Iakovidis, D. K., Ooi, M., Kuang, Y. C., Demidenko, S., Shestakov, A., Sinitsin, V., Henry, M., Sciacchitano, A., Discetti, A., Donati, S., Norgia, M., Menychtas, A., Maglogiannis, I., Wriessnegger, S. C., Chacon, L. A. Barradas, Dimas, G., Filos, D., Aletras, A. H., Töger, J., Dong, F., Ren, S., Uhl, A., Paziewski, J., Geng, J., Fioranelli, F., Narayanan, R. M., Fernandez, C., Stiller, C., Malamousi, K., Kamnis, S., Delibasis, K., Wang, D., Zhang, J., Gao, R. X.
Signal processing is a fundamental component of almost any sensor-enabled system, with a wide range of applications across different scientific disciplines. Time series data, images, and video sequences comprise representative forms of signals that can be enhanced and analysed for information extraction and quantification. The recent advances in artificial intelligence and machine learning are shifting the research attention towards intelligent, data-driven, signal processing. This roadmap presents a critical overview of the state-of-the-art methods and applications aiming to highlight future challenges and research opportunities towards next generation measurement systems. It covers a broad spectrum of topics ranging from basic to industrial research, organized in concise thematic sections that reflect the trends and the impacts of current and future developments per research field. Furthermore, it offers guidance to researchers and funding agencies in identifying new prospects.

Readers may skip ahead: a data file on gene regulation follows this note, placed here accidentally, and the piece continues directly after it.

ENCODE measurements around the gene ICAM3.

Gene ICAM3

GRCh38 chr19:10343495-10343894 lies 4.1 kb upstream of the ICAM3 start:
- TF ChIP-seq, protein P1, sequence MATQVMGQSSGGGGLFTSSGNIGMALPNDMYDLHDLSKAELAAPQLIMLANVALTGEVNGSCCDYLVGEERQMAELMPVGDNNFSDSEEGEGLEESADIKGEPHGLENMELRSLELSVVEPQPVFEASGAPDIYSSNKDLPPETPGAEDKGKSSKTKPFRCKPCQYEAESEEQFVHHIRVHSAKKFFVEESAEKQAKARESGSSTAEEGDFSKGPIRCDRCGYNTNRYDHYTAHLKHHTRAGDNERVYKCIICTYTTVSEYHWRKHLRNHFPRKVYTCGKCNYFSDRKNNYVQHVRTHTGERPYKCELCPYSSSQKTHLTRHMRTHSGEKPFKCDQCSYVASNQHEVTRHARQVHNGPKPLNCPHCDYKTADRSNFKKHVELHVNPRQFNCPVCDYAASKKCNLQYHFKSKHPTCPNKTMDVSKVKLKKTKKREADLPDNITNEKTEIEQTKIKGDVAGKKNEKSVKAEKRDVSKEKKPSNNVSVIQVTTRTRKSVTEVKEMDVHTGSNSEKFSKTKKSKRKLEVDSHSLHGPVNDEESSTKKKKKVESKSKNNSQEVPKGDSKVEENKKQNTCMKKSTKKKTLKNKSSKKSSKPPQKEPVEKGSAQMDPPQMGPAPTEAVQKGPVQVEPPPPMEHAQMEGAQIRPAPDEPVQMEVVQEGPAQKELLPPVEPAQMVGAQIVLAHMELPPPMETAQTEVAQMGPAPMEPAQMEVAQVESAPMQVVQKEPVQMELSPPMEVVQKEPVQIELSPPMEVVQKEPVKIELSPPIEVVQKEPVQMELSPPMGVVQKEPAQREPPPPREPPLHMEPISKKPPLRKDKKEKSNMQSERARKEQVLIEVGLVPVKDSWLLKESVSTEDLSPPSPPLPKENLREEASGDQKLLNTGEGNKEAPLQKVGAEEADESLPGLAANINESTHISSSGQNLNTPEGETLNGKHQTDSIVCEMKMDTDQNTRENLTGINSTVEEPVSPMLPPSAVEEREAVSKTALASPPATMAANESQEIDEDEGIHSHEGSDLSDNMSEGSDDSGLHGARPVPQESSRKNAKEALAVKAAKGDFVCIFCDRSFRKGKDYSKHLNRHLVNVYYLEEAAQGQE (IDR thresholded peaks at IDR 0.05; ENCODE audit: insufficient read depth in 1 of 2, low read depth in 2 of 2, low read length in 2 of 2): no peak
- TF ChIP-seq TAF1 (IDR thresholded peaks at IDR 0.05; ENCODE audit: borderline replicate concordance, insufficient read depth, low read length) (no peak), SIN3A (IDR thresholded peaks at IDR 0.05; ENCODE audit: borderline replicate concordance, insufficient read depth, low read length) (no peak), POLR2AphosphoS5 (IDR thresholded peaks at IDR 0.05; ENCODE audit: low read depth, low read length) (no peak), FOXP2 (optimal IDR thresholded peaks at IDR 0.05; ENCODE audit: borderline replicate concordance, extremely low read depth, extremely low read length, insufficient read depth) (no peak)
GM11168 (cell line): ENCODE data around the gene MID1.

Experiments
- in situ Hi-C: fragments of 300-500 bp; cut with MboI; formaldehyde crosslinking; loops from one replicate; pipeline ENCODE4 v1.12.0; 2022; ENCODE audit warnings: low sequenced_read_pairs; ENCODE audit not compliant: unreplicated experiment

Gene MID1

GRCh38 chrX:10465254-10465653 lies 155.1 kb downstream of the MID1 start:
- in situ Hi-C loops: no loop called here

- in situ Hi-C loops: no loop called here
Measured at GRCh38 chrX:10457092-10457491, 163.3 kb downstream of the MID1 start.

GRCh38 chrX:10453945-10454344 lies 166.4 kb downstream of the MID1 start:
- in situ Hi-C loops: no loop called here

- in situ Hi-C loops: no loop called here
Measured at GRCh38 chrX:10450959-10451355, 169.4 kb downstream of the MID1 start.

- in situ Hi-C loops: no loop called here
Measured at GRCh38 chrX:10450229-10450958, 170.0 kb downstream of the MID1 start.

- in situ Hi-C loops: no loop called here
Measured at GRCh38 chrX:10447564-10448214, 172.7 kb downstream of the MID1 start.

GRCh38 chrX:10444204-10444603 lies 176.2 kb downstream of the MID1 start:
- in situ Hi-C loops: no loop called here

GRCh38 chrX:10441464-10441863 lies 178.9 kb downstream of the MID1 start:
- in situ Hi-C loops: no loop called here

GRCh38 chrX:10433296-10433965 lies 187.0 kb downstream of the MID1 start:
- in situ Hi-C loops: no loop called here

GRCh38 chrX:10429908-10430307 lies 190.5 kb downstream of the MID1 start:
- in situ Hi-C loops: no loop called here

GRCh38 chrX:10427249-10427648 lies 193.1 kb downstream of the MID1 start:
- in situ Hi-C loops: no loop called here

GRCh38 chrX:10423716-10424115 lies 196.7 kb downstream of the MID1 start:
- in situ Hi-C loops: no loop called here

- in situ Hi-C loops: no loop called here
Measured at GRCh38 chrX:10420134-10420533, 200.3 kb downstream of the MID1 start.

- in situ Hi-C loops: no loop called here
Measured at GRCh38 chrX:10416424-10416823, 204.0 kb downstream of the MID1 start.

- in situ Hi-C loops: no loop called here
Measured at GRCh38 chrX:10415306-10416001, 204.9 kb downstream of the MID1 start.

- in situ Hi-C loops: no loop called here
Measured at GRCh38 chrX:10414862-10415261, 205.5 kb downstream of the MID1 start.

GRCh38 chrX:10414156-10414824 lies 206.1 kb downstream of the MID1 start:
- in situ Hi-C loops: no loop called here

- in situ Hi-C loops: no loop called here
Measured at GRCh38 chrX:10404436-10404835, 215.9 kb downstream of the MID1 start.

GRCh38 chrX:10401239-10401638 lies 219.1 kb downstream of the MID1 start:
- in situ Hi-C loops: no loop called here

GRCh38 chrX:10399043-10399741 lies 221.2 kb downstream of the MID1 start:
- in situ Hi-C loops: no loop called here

With the rapid development of digital information, the data volume generated by humans and machines is growing exponentially. Along with this trend, machine learning algorithms have been formed and evolved continuously to discover new information and knowledge from different data sources. Learning algorithms using hyperboxes as fundamental representational and building blocks are a branch of machine learning methods. These algorithms have enormous potential for high scalability and online adaptation of predictors built using hyperbox data representations to the dynamically changing environments and streaming data. This paper aims to give a comprehensive survey of literature on hyperbox-based machine learning models. In general, according to the architecture and characteristic features of the resulting models, the existing hyperbox-based learning algorithms may be grouped into three major categories: fuzzy min-max neural networks, hyperbox-based hybrid models, and other algorithms based on hyperbox representation. Within each of these groups, this paper shows a brief description of the structure of models, associated learning algorithms, and an analysis of their advantages and drawbacks. Main applications of these hyperbox-based models to the real-world problems are also described in this paper. Finally, we discuss some open problems and identify potential future research directions in this field.